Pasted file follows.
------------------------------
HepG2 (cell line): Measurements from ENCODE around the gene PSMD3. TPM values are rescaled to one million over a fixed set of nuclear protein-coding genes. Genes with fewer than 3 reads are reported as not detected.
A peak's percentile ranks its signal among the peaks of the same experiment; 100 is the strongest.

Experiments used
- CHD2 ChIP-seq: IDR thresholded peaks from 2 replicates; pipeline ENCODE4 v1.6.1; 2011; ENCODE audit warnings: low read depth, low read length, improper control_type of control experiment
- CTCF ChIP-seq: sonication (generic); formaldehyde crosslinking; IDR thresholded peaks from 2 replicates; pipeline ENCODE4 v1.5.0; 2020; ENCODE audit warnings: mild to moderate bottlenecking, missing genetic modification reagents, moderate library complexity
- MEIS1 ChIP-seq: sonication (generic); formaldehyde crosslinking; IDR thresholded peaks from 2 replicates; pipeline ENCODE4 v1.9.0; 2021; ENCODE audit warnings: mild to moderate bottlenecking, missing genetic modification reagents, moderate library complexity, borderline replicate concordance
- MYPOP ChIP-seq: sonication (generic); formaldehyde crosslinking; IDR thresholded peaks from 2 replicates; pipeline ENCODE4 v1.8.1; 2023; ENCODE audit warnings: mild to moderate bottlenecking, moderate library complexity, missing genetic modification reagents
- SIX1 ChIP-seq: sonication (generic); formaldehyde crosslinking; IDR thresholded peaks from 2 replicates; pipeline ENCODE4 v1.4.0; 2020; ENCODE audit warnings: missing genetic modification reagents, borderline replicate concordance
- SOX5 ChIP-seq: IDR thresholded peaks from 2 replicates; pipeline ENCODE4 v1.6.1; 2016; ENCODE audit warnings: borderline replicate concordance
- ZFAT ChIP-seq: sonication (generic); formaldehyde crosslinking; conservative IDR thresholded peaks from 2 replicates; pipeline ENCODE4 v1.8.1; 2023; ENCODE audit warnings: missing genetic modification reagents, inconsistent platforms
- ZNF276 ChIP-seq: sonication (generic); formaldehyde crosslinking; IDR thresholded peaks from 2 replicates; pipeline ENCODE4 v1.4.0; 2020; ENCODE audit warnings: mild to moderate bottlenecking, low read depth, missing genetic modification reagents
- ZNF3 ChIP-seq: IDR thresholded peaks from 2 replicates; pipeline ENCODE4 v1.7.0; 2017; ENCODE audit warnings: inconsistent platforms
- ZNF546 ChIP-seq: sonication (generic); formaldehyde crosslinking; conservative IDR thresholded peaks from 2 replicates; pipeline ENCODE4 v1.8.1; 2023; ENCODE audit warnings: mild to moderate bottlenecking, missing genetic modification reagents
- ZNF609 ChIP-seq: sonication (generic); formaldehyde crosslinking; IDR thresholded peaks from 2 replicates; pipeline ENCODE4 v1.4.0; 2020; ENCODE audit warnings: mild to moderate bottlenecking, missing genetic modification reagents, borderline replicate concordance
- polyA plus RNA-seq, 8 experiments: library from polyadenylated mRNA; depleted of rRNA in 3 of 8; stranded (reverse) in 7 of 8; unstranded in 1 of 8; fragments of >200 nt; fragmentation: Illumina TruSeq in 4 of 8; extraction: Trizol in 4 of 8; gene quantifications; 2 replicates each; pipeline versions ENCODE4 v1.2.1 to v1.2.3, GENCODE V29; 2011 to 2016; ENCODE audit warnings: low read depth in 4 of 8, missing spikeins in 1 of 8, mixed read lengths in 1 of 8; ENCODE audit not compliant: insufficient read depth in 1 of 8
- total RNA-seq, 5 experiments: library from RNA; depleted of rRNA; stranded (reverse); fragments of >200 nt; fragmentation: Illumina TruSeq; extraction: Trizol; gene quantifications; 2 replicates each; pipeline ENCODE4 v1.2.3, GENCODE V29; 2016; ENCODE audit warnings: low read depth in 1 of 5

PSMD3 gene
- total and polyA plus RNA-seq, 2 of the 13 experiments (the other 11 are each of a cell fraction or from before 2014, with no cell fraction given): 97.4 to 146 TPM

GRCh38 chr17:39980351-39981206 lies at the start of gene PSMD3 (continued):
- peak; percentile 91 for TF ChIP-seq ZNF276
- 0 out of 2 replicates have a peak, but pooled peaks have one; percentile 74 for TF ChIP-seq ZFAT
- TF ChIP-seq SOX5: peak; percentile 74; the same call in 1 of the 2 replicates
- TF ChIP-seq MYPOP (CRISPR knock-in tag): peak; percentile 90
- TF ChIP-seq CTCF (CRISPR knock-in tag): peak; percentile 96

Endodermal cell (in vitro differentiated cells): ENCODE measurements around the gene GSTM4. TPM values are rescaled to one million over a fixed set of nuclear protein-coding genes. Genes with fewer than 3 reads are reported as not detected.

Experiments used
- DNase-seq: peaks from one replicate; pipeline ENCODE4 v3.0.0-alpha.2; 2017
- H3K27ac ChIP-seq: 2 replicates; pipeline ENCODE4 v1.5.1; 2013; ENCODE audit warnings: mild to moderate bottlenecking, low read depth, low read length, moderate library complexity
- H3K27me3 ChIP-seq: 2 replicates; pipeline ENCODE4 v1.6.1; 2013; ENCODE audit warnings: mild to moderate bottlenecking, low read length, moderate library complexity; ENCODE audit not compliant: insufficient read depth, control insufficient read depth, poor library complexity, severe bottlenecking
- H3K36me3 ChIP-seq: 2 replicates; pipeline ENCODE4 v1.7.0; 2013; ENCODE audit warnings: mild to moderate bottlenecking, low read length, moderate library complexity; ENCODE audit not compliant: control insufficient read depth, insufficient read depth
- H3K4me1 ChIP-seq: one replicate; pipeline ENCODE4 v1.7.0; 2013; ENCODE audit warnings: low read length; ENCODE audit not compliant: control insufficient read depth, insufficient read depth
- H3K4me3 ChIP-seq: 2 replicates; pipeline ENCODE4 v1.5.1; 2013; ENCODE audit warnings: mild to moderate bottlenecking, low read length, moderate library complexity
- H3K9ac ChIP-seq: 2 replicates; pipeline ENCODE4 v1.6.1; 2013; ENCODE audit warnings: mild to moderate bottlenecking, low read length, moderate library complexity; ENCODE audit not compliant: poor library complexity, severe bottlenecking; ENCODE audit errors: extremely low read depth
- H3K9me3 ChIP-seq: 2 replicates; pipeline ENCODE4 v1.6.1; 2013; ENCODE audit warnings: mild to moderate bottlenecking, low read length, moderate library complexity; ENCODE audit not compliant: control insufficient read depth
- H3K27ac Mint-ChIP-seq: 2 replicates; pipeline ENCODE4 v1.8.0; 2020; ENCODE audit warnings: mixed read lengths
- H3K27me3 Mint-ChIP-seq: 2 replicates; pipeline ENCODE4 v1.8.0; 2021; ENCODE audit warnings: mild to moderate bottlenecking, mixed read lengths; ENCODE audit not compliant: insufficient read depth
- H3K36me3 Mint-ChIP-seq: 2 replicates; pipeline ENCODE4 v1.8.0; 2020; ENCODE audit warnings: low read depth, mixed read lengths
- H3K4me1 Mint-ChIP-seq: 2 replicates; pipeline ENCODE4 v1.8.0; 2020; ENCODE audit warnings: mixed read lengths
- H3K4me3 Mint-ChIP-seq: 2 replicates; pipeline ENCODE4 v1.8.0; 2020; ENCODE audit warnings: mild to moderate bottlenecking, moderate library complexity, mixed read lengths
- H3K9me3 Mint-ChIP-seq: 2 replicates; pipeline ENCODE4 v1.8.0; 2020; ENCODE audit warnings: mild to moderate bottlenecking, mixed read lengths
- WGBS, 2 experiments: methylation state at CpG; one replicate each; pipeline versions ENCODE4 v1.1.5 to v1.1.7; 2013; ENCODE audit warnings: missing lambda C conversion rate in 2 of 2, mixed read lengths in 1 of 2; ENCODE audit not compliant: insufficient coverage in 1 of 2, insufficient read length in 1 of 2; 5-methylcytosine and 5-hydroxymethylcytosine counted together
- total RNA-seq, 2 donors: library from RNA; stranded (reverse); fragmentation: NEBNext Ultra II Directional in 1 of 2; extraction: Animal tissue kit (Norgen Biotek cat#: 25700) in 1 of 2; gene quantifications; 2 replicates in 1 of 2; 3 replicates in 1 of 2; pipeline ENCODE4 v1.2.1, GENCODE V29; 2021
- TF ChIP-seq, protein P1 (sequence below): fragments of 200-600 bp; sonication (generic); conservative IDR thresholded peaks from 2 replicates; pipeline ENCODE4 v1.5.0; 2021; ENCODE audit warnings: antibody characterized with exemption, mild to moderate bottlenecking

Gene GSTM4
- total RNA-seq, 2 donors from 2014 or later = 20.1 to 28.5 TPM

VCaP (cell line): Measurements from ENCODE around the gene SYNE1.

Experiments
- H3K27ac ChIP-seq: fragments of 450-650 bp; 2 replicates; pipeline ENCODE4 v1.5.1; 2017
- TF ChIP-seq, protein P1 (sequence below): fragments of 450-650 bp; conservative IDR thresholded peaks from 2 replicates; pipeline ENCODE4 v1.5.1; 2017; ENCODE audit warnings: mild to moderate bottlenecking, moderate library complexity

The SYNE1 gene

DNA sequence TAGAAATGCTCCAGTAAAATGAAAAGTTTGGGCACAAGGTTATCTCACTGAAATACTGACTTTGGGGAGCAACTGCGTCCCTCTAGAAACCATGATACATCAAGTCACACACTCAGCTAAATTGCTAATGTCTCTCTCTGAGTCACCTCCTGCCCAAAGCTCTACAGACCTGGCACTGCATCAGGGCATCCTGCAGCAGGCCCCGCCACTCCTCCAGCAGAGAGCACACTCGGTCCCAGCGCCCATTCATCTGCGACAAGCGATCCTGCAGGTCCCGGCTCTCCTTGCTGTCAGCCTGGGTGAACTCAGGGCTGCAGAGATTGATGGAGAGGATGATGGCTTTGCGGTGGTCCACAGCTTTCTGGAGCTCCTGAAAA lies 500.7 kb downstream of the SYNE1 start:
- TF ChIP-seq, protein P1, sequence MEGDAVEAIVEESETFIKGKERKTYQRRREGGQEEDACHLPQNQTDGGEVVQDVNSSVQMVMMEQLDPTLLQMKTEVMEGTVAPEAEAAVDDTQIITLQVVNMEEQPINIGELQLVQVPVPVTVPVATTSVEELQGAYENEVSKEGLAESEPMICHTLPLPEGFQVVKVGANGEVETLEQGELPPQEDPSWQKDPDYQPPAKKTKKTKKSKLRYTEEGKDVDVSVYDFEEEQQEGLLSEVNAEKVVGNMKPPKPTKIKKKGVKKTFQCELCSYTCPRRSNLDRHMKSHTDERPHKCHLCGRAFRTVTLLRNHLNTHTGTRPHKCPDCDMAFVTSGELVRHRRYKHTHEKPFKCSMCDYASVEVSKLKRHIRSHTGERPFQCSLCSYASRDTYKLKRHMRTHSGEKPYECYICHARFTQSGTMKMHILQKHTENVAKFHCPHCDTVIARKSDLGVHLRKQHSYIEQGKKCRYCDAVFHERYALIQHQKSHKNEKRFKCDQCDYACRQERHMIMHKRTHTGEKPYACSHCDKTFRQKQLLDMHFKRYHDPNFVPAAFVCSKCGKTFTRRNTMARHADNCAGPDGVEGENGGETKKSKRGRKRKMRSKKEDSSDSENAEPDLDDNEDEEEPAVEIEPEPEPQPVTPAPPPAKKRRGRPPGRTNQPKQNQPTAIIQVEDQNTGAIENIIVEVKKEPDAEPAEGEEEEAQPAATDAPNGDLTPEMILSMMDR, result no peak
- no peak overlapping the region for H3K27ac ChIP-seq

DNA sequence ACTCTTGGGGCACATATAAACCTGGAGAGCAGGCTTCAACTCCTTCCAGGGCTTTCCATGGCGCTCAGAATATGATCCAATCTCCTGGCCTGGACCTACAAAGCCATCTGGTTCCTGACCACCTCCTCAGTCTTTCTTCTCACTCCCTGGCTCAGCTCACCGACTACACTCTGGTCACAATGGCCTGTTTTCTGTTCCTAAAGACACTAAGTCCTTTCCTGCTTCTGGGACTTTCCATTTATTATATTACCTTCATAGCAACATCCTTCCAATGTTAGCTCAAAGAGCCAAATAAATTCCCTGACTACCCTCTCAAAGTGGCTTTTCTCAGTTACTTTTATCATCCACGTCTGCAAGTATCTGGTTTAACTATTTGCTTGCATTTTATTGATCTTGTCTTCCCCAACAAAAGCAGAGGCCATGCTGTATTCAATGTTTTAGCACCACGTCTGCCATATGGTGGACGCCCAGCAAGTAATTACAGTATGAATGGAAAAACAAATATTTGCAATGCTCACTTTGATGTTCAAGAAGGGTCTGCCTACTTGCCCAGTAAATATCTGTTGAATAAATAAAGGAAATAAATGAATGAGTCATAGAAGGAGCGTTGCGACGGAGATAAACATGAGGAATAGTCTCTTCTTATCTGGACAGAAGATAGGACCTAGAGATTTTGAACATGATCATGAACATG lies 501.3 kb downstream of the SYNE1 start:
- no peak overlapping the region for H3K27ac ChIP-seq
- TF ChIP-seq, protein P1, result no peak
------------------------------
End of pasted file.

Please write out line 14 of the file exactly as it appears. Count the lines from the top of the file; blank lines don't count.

- ZNF609 ChIP-seq: sonication (generic); formaldehyde crosslinking; IDR thresholded peaks from 2 replicates; pipeline ENCODE4 v1.4.0; 2020; ENCODE audit warnings: mild to moderate bottlenecking, missing genetic modification reagents, borderline replicate concordance